BY BETH AKERS
Just last week, House Majority Leader Nancy Pelosi drew an important line in the sand on the debate over a student loan jubilee. Parting from the Warren-Sanders wing of her party, she rejected the idea that the White House could act unilaterally to cancel any or all student debt. Her comments, after a deafening silence on the issue for many months, seemed to mark a turning point in the debate on higher education reform, which has been dominated by radically progressive ideas in recent years.
During the Democratic primary leading up to the 2020 presidential election, it seemed that candidates were tripping over themselves to fight for the title of “most progressive,” with proposals like student loan forgiveness and free college becoming mainstream. But that talk seems to be waning in favor of more reasonable reforms championed by moderates on both sides of the aisle.
For example, the House Labor and Workforce Committee recently held a conference on increased spending for Pell Grants, a notion which was spurred by President Biden’s campaign promise and has enjoyed bipartisan support for decades. And just yesterday, the Senate Judiciary Committee had a hearing on reforming bankruptcy law to allow for the discharge of student loans. Lawmakers on both sides of the aisle see the importance of allowing student loans to be discharged under certain conditions in order to provide a more robust safety net for borrowers.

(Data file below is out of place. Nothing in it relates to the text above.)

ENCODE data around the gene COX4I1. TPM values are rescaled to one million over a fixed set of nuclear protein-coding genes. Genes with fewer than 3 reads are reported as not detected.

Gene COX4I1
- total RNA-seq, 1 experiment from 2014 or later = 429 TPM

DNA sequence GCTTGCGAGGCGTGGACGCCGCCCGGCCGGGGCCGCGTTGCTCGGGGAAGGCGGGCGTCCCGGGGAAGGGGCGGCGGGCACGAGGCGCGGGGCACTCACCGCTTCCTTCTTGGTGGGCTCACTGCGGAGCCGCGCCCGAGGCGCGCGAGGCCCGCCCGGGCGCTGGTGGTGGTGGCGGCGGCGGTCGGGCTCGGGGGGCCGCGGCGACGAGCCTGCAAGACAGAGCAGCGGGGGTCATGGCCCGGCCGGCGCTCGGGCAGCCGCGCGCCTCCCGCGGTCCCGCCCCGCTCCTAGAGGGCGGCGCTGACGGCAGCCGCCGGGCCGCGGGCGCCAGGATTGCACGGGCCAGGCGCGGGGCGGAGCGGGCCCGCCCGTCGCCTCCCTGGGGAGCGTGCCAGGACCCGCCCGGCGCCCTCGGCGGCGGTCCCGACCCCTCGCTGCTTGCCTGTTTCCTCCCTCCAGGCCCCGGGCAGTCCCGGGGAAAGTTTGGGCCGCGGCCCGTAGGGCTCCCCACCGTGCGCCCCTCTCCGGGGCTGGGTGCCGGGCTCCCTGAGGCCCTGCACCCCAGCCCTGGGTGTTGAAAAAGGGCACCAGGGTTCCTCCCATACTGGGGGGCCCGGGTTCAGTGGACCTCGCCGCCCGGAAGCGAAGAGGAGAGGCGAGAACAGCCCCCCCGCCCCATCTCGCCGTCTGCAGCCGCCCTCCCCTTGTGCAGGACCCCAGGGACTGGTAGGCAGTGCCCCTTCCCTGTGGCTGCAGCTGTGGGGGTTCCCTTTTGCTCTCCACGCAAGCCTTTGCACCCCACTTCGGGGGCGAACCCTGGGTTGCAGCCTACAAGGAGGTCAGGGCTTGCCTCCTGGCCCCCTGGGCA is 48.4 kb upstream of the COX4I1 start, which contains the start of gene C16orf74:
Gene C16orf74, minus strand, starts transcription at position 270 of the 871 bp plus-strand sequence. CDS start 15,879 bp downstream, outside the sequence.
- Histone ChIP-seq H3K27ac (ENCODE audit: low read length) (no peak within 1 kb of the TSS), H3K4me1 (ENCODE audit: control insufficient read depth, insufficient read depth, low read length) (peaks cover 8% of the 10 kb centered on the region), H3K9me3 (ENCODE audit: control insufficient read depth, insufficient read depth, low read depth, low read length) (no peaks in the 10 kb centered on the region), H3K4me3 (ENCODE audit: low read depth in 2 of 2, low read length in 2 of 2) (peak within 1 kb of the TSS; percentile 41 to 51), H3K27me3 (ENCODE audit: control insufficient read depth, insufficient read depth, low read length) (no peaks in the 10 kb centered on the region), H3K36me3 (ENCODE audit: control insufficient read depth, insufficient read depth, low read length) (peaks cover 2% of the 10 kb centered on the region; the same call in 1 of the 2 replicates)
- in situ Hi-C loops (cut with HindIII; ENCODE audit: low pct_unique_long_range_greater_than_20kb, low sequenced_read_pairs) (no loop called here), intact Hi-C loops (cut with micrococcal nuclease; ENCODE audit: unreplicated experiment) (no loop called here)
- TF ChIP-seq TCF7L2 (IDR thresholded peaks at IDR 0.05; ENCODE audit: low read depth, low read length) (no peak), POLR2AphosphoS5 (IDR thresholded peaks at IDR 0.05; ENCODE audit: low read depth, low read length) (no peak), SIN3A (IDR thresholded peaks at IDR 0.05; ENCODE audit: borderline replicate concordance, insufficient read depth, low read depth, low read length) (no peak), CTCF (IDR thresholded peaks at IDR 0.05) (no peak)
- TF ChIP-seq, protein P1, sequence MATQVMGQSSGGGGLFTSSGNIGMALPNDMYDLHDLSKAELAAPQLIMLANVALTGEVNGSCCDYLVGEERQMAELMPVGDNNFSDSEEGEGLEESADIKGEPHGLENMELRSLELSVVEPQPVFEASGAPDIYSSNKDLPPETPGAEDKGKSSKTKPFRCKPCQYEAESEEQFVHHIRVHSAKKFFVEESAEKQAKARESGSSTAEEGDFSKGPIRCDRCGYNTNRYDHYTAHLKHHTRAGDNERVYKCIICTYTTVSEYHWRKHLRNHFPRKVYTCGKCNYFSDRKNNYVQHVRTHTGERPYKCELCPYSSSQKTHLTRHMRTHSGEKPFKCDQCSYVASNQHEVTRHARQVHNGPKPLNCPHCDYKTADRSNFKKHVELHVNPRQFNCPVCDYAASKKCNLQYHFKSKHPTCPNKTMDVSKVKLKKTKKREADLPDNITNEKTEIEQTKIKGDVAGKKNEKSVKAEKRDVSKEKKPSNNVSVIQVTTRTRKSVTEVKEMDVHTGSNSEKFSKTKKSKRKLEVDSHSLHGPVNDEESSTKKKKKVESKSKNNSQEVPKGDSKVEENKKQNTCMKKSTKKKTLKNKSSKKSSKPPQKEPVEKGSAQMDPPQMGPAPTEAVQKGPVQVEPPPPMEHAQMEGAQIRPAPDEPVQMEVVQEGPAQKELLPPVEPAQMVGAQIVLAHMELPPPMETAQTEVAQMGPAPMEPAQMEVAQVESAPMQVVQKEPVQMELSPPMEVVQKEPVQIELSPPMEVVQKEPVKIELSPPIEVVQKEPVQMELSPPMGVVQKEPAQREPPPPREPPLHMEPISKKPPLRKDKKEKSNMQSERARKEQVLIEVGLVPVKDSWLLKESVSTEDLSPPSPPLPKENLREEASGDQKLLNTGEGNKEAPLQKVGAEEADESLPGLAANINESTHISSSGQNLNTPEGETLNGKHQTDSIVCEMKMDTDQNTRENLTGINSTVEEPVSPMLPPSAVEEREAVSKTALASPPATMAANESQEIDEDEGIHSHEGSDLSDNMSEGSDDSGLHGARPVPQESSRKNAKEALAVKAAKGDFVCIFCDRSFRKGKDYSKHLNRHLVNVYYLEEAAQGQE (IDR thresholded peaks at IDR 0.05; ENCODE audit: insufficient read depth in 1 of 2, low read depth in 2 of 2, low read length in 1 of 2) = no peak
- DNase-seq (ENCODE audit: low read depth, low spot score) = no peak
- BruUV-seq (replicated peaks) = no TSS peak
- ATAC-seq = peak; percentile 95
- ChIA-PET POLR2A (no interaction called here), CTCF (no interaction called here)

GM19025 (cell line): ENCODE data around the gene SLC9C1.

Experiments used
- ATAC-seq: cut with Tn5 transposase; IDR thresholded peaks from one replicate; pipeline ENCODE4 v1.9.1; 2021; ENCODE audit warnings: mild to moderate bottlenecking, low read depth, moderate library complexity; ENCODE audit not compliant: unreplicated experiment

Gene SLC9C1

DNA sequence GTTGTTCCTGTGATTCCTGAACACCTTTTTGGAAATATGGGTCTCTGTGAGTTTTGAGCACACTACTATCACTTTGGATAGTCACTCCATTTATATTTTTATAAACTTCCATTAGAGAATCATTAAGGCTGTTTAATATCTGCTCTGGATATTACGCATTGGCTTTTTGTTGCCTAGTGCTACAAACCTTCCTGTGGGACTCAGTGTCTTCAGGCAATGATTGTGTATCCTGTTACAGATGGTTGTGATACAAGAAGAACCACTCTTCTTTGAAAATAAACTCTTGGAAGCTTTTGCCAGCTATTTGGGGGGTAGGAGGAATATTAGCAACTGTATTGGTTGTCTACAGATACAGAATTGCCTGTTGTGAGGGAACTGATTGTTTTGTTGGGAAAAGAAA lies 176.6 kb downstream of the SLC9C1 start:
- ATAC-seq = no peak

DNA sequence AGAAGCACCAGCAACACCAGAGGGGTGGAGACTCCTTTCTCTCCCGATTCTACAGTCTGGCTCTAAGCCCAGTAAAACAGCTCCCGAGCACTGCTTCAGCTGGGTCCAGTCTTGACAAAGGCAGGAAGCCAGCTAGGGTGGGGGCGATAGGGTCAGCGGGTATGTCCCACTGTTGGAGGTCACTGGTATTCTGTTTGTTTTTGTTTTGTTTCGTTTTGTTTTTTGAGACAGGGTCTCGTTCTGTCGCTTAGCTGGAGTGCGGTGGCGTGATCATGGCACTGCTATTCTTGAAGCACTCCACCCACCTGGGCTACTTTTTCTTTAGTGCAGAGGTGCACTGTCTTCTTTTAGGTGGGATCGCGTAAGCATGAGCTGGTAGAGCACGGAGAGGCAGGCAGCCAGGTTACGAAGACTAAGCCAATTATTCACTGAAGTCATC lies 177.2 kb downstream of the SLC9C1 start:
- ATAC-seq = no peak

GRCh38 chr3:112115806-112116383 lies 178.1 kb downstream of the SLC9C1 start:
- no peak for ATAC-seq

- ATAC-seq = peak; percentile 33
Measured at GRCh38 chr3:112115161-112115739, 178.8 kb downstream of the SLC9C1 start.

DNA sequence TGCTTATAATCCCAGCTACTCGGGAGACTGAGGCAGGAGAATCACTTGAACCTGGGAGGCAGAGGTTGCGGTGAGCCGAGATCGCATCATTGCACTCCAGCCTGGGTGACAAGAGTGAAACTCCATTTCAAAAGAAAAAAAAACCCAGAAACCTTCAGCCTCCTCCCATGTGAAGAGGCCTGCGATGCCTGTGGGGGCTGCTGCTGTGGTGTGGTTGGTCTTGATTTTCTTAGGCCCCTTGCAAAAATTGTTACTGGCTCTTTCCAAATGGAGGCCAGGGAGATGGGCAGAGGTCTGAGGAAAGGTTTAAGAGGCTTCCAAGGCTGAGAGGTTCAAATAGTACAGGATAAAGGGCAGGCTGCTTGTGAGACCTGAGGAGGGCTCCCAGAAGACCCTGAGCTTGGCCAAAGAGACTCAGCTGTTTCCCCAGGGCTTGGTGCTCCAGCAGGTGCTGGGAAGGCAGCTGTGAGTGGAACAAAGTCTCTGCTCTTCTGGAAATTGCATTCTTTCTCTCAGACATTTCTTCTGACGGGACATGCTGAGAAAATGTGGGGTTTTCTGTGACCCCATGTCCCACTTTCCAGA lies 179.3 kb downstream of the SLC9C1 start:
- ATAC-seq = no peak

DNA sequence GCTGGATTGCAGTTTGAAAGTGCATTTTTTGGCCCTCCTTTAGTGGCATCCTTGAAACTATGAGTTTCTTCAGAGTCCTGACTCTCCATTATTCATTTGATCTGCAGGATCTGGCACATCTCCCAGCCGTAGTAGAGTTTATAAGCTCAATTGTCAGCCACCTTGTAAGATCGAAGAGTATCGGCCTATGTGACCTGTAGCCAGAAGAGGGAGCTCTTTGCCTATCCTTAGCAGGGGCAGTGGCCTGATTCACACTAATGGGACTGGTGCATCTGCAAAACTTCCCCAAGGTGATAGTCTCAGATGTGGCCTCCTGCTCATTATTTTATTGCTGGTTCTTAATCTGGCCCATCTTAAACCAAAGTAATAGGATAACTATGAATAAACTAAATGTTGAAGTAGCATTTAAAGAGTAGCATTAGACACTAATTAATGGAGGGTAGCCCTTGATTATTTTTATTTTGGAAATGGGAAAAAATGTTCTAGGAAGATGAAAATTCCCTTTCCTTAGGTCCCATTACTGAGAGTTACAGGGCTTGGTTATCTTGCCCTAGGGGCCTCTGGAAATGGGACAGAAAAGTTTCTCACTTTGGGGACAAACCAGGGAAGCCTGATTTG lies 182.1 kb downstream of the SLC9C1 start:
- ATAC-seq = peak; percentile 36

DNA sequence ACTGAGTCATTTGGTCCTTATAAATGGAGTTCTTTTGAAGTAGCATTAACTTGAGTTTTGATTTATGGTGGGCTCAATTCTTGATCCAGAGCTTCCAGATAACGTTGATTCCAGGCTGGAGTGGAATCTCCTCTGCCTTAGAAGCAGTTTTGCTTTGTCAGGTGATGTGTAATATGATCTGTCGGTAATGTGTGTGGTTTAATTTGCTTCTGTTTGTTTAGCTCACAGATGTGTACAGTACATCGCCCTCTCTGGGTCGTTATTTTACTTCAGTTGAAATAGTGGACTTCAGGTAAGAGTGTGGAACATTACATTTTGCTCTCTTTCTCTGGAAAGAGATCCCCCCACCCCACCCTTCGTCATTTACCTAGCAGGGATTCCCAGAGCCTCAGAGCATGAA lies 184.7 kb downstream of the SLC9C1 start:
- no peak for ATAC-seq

Trying to read the tea leaves in DC is a fool’s game, but hopefully this is the beginning of a new era in higher education policy. Reasonable people on both sides of the aisle can find common ground on reforms that will actually help students and the economy, rather than overpromising radical reforms to upper-class Americans to win votes.
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